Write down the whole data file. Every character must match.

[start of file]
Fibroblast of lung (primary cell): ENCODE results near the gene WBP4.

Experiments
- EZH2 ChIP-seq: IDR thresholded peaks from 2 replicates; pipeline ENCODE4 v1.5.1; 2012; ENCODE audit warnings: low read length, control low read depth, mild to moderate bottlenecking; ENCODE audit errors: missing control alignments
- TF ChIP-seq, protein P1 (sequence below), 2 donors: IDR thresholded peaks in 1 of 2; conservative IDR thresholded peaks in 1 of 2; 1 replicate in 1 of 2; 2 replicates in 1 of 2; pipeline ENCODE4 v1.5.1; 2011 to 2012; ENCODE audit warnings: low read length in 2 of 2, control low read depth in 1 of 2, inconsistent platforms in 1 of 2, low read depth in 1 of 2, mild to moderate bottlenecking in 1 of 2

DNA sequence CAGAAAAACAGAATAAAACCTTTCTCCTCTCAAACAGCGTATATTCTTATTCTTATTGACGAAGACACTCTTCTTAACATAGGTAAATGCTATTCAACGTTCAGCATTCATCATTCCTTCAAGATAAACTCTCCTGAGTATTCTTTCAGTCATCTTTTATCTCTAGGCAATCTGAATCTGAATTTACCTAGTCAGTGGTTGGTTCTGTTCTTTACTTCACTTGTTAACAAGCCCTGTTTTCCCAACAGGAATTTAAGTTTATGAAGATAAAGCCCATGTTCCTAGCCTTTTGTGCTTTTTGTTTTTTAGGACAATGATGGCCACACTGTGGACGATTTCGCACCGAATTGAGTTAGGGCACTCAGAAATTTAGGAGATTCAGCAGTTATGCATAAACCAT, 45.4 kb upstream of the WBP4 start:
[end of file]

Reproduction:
Fibroblast of lung (primary cell): ENCODE results near the gene WBP4.

Experiments
- EZH2 ChIP-seq: IDR thresholded peaks from 2 replicates; pipeline ENCODE4 v1.5.1; 2012; ENCODE audit warnings: low read length, control low read depth, mild to moderate bottlenecking; ENCODE audit errors: missing control alignments
- TF ChIP-seq, protein P1 (sequence below), 2 donors: IDR thresholded peaks in 1 of 2; conservative IDR thresholded peaks in 1 of 2; 1 replicate in 1 of 2; 2 replicates in 1 of 2; pipeline ENCODE4 v1.5.1; 2011 to 2012; ENCODE audit warnings: low read length in 2 of 2, control low read depth in 1 of 2, inconsistent platforms in 1 of 2, low read depth in 1 of 2, mild to moderate bottlenecking in 1 of 2

DNA sequence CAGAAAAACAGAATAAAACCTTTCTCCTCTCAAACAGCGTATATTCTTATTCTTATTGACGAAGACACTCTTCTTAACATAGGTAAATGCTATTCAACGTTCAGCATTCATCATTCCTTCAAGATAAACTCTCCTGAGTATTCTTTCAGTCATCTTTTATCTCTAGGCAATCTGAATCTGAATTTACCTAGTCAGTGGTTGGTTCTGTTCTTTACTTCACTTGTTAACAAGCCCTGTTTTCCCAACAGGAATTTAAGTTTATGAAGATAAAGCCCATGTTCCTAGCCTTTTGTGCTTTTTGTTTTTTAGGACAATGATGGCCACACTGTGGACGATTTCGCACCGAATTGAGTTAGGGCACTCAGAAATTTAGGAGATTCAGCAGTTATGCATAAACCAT, 45.4 kb upstream of the WBP4 start: